Furthermore, different studies in the field of lexical pragmatics maintain that the meanings of words may be pragmatically adjusted and fine-tuned in context. Lexical broadening involves “the use of a word to convey a more general sense than the encoded one, with a consequent expansion of the linguistically-specified denotation” (Wilson and Carston 2007Wilson, Deirdre, and Robyn Carston 2007 “A Unitary Approach to Lexical Pragmatics: Relevance, Inference and Ad Hoc Concepts.” In Pragmatics, ed. by Noel Burton-Roberts, 230–259. Basingstoke: Palgrave Macmillan. CrossrefGoogle Scholar, 234), whereas lexical narrowing implies “the use of a word to convey a more specific sense than the encoded one, with a more restricted denotation (picking out a subset of the items that fall under the encoded concept)” (Wilson and Carston 2007Wilson, Deirdre, and Robyn Carston 2007 “A Unitary Approach to Lexical Pragmatics: Relevance, Inference and Ad Hoc Concepts.” In Pragmatics, ed. by Noel Burton-Roberts, 230–259. Basingstoke: Palgrave Macmillan. CrossrefGoogle Scholar, 234).1212.An example of lexical narrowing would be the use of the verb drink to refer to drinking considerable amounts of alcohol and an example of lexical broadening would be the use of the noun chameleon to refer to people who can easily adapt to their surroundings. As Wilson and Carston (2007Wilson, Deirdre, and Robyn Carston 2007 “A Unitary Approach to Lexical Pragmatics: Relevance, Inference and Ad Hoc Concepts.” In Pragmatics, ed. by Noel Burton-Roberts, 230–259. Basingstoke: Palgrave Macmillan. CrossrefGoogle Scholar, 238) state, in this sense, a theory of lexical pragmatics may explain punning cases, such as those presented above. Thus, the interpretation of the lexical item cupcakes in its context, for instance, would be explained by lexical pragmatics within relevance theory by saying that it involves the construction of an ad hoc concept of cupcakes* whose denotation includes both cakes normally baked in a paper cup (cupcakes 1) – literal meaning – and women’s breasts (cupcakes 2) – metaphorical or figurative meaning –.1313.It is the standard practice to represent ad hoc concepts as starred concepts, for instance cupcakes*. For further discussion of ad hoc concept construction within the relevance theoretic framework, see for instance Carston (2002aCarston, Robyn 2002aThoughts and Utterances. Oxford: Blackwell. CrossrefGoogle Scholar, 2002b 2002b “Linguistic Meaning, Communicated Meaning and Cogntive Pragmatics.” Mind & Language 17: 127–148. CrossrefGoogle Scholar). This metaphorical or loose sense involves, according to Wilson and Carston, lexical broadening. As Wilson and Carston (2007Wilson, Deirdre, and Robyn Carston 2007 “A Unitary Approach to Lexical Pragmatics: Relevance, Inference and Ad Hoc Concepts.” In Pragmatics, ed. by Noel Burton-Roberts, 230–259. Basingstoke: Palgrave Macmillan. CrossrefGoogle Scholar, 239) highlight, lexical adjustment, which is guided by expectations of relevance, may be a ‘one-off process’, by means of which an ad-hoc concept is created and linked to a particular context, probably never to be used again. Of the two senses in the ST pun, nevertheless, only the literal one is present in the Spanish TT, unless it is assumed that, at least for some viewers, the metaphorical one is exceptionally transferred in this particular situation to the Spanish noun magdalenas.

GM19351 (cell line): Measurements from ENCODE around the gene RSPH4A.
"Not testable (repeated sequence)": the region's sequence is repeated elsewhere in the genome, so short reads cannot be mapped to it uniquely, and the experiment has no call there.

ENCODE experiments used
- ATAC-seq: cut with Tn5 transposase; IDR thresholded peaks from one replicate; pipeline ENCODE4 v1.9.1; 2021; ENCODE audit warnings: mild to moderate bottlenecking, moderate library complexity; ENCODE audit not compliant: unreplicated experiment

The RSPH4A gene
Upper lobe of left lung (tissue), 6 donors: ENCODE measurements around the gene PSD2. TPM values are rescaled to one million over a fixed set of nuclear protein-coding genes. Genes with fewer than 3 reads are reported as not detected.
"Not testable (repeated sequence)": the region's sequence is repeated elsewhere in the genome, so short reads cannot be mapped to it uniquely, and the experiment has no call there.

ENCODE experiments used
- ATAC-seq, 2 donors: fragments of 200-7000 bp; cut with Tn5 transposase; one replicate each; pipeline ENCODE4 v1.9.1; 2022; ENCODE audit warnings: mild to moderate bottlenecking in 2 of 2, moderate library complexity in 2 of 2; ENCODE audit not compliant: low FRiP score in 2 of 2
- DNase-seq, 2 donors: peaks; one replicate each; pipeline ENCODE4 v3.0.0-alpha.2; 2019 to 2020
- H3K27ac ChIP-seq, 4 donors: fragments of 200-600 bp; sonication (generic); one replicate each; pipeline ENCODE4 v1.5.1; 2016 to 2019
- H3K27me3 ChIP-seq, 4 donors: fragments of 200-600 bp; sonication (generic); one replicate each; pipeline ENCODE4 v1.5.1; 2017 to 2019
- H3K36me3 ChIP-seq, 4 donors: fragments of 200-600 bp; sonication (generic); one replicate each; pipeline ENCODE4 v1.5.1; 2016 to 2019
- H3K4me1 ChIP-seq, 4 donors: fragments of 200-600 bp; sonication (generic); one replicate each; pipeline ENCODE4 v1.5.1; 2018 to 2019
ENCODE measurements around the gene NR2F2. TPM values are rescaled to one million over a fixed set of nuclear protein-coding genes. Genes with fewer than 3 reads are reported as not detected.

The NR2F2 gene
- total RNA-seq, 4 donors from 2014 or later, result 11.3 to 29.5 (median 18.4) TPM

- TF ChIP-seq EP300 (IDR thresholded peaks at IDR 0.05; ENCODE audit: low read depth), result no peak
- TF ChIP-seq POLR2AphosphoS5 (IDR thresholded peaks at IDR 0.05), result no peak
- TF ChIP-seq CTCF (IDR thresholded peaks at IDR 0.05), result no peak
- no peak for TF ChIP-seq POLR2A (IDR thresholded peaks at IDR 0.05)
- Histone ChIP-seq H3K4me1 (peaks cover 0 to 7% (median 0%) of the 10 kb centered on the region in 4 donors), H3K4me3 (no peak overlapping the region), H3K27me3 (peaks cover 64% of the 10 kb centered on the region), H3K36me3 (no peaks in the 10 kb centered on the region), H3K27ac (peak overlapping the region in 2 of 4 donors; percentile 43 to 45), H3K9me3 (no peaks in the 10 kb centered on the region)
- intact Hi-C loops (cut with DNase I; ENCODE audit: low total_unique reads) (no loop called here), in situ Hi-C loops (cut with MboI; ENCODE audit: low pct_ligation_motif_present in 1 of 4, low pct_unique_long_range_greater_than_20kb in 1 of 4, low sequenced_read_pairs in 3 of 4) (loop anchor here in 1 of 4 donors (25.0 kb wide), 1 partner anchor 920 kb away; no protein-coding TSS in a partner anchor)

In the majority of the cases discussed so far, then, a word-for-word translation into Spanish has reproduced ambiguity in the TT. Thus, for instance, the translation of the sequence crack the whip as tener el látigo has yielded a congenial pun in Spanish, a pun which is based on the same linguistic device as its ST counterpart and which conveys roughly the same meanings (see Delabastita 1993Delabastita, Dirk 1993There’s a Double Tongue. Amsterdam and Atlanta: Rodopi.Google Scholar, 196). The translator took advantage of the fact that the relation between the signifier and the signified is almost identical in the SL and the TL in this case. Before adopting the translation solution, nevertheless, the translator had to metarepresent or analyse the cognitive environments of both the ST addresser and the TT addressee. The analysis could be summarized along the following lines: